Raising Teens

A site for parents of teens striving for sanity

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My son wants to look like Zac Efron



Zac Efron, you are making my parenting job difficult.

After watching you rip your shirt open on the MTV movie awards to reveal your amazing six pack abs,  my 13-year-old son has become obsessed with working out.

While it’s certainly good to be in shape, I’m concerned. Exercise is good. Obsession with body image is not.

As soon my son he returns from the small gym in our neighborhood, he asks me to feel his muscle. Ugh. What’s coming next? Will he ask me to buy him muscle shirts?

Maybe if Zac Efron didn’t get a crazy amount of media coverage every time he went shirtless, my son would think it’s okay to be fit without being ripped.

Anyone who thinks body image is just a teen girl issue doesn’t have a son. As one recent article I read pointed out: The terms ‘fat’ and ‘thin’ are not just descriptors of weight and size, they become descriptors of character. “A boy who is skinny is associated with being weak or small or maybe they are teased and called a ‘girl.’ A boy who is fat is associated with being lazy or unsuccessful.”

For some boys the obsession with bulking up has them turning to steroids, protein powders and all kinds of muscle-enhancing concoctions. Last night when my son came home from the gym, I talked to him about using exercise as a way to relieve stress and stay fit and warned him against getting preoccupied with muscles.

Of course, what teen boy listens to mom when bare-chested men with impossibly chiseled physique are they guys in the movies and on television scoring with the ladies?

So Zac Efron, please put your shift back on and use your personality to charm the ladies. It might not get you as much attention but it might help our sons realize they have more to offer than six-pack abs.

Parents, have you noticed boys becoming more obsessed with body image? How have you handled talking to your son about it?


What to expect from prom




Ugh, it’s prom season.

Parents, get ready to open your wallet, suffer through emotional turmoil, and make some tough judgment calls.

My second time around, I’m an experienced prom parent. But that doesn’t make it any easier.

I’ve discovered there are many components to the prom experience. If you’re a first timer, I ‘m going to share so you, too, are as prepared as possible. Remember, you can never be fully prepared.

Here’s what to expect:

Step one: The ask. If you’re the parent of a boy, get ready to help brainstorm a creative way to ask a date to prom. What? Did you just suggest a simple ask? (Eye roll, that’s not happening!) Today, asking a date to prom involves some grand gesture that could range from a surprise serenade to extravagant sign in the cafeteria to PROM? spelled out on a pizza. Promposals are a big deal and they are only getting bigger because they are getting share on Facebook, Instagram and Twitter. My son told me his girlfriend already has a dress. Yet, I’ve spent the last week trying to help him come up with a creative promposal. Things were soooo much simpler when I was in high school!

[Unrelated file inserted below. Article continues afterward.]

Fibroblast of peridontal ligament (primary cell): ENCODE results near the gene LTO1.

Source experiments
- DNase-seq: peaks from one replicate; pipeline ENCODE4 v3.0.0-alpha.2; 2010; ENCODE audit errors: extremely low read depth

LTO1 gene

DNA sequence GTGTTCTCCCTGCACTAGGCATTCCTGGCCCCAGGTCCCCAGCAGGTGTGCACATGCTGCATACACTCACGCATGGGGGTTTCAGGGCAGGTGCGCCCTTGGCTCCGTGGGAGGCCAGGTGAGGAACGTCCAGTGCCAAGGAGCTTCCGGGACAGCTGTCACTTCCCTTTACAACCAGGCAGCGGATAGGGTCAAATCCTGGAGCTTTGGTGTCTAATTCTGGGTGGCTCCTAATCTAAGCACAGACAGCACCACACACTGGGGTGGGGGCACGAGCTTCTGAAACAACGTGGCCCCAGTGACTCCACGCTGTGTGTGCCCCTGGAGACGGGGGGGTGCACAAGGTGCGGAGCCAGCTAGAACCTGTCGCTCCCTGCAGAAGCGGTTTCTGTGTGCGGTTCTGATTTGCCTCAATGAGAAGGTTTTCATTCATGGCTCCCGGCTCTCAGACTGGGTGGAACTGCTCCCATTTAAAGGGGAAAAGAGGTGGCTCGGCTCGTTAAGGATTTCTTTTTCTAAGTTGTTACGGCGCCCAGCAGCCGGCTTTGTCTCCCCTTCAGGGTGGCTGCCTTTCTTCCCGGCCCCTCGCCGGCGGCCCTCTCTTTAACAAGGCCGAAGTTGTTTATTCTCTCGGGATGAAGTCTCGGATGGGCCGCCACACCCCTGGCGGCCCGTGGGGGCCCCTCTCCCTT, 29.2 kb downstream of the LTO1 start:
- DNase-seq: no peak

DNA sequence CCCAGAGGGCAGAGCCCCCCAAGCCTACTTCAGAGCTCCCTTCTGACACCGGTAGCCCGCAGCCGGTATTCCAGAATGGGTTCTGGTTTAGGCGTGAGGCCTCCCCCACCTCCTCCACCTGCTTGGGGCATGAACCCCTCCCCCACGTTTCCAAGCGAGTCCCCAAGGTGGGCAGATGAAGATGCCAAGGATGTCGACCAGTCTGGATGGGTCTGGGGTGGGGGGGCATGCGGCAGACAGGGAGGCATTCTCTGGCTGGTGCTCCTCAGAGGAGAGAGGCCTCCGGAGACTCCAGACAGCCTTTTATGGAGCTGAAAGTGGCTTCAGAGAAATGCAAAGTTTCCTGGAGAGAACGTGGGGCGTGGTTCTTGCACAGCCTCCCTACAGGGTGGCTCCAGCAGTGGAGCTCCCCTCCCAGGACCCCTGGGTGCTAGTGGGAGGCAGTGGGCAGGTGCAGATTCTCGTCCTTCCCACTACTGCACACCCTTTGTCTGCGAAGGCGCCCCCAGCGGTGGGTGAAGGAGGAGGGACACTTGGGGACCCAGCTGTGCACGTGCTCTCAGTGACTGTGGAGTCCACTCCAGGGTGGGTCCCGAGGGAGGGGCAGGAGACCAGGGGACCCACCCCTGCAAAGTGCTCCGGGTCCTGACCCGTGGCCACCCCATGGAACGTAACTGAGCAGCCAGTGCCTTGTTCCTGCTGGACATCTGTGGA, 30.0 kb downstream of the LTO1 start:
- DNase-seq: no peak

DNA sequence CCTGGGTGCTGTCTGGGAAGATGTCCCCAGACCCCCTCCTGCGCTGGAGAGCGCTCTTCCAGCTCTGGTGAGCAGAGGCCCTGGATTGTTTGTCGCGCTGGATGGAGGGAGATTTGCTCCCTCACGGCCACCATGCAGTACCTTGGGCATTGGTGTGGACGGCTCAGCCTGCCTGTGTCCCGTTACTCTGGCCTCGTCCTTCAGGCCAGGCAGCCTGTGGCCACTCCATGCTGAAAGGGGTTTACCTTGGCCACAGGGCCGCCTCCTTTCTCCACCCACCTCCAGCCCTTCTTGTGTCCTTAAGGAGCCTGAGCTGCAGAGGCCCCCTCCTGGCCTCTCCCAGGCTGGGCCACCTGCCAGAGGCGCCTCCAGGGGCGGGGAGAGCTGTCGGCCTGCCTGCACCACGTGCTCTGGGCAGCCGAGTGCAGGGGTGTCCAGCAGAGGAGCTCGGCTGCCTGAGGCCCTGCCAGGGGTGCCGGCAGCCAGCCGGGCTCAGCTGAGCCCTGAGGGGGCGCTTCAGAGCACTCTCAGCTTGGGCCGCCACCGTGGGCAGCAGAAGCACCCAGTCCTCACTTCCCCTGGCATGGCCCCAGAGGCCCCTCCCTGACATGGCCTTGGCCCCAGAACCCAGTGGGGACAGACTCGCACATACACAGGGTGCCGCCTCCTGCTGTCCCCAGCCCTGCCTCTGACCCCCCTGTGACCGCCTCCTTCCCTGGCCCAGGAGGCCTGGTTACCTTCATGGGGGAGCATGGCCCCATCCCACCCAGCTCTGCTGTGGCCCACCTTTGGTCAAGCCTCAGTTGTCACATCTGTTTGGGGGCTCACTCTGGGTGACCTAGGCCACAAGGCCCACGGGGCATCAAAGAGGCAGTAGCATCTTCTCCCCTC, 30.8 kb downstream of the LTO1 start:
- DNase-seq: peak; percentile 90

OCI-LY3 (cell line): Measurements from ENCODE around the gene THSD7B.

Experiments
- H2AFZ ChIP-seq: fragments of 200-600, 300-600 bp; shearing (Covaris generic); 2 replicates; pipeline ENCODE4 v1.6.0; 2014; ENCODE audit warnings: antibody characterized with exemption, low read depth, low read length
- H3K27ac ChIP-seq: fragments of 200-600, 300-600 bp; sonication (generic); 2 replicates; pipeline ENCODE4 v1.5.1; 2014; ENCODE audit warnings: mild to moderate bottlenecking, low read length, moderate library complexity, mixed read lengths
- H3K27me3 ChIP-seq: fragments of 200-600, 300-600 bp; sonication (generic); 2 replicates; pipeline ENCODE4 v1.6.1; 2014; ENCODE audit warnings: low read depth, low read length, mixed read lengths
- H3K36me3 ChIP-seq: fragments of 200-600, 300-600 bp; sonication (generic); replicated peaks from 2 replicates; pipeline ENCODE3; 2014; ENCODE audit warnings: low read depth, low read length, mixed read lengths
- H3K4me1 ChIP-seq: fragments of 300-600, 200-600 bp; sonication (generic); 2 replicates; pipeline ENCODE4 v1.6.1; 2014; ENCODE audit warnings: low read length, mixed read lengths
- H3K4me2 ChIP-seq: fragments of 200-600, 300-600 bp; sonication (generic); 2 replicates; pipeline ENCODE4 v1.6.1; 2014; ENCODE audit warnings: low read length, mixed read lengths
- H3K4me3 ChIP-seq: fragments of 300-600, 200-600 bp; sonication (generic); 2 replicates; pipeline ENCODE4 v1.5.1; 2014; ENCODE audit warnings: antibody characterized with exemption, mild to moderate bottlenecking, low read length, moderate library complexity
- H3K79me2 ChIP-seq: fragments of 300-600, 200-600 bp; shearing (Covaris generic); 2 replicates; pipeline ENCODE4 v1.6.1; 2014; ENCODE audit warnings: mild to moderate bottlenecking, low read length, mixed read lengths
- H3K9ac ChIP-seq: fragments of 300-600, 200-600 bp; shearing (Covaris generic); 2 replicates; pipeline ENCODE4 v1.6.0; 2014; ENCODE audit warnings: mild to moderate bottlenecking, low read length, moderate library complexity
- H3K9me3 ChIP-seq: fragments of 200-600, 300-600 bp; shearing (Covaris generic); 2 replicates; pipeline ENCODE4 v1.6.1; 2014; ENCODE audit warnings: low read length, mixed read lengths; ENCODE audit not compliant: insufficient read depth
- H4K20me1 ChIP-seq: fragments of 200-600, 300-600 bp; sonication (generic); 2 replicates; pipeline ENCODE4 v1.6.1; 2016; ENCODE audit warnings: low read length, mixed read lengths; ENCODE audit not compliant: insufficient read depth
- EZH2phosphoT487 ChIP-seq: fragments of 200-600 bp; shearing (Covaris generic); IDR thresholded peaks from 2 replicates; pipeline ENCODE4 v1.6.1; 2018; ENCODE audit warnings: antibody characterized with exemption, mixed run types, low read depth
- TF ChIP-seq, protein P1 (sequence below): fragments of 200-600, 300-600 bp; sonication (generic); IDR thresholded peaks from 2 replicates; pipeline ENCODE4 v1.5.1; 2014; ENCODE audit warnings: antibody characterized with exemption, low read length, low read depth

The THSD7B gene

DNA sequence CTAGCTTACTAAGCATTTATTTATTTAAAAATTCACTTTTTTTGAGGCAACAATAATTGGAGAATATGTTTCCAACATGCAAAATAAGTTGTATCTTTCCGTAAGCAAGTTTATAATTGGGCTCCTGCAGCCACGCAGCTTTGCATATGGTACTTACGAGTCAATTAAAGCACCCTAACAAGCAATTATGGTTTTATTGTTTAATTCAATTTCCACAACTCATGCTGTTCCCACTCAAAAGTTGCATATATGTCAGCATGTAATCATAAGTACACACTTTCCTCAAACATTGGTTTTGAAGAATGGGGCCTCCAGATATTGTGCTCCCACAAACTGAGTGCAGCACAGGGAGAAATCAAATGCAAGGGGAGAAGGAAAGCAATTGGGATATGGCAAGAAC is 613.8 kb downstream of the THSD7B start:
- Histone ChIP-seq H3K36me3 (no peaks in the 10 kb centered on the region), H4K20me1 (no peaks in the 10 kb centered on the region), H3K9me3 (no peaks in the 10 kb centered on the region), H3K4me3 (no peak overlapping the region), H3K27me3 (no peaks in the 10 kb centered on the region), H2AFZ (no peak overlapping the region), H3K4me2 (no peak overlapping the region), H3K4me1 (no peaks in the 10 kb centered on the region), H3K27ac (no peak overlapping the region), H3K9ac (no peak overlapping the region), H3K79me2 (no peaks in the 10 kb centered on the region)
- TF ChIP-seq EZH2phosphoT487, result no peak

Step two: The ticket, clothing, the limo.

Get ready to shell out some serious cash. I feel fortunate that my second child is a boy. Buying that dress last year was emotionally and financially draining. By the way, lots have changed since you went to prom and simply bought a dress from the department store. Today’s dress stores  now have a registry of each high school and they won’t sell the same dress to more than one girl at each school. The girls also post pics on Instagram to stake their claim to a particular dress. Don’t think you’re finished once the dress is bought and the pic is posted. Your daughter will need earrings, shoes, and her hair styled. She also will need her nails done.  Parents of boys, you will come to discover that tuxedos cost a pretty penny too. (Look for coupons!) While tuxedos are still mainly a rental item, boys are investing in high-end accessories, such as bow ties, suspenders and silk pocket squares seen on celebrities or sports figures. A survey out this week estimates teens with spend an average of $919 on prom this year. Yes, I know, it’s ridiculous!

Step three: The photos

Pre-prom now require a picture spot and lots of tissues. A lot has changed since we snapped a few photos on the way out the door. Picture taking is a highly orchestrated gathering of teens and their weepy parents. This is an Instagram extravaganza where pics are posted almost as quickly as they are taken. A some point, the limo or party bus arrives, teens jam inside and parent stay behind stunned, talking amongst themselves about how quickly time has passed and how grown up everyone looked formally attired. This is when the tissues come in handy.

Step four: The after party.  The hotel, the alcohol, the indigestion.

No one goes straight home from prom. Most couples and their friends rent a suite at a hotel or spend the night at a designated friend’s house. Some kids drink. Some kids throw up. Hope yours is not one of them.

Step five: The recovery

The next day, your child will arrive home. You will ask how prom was and they will reply with a sleepy grunt. You will ask again. They will slip under their covers and go to sleep. They will wake up and you will ask again. You may get some small details, but not the comprehensive account of the evening you as the parent so desperately want to hear. You will think you will get more details over time. You won’t.


That’s the prom experience from my perspective. I hope I have prepared you!


Lose your virginity to a friend or boyfriend?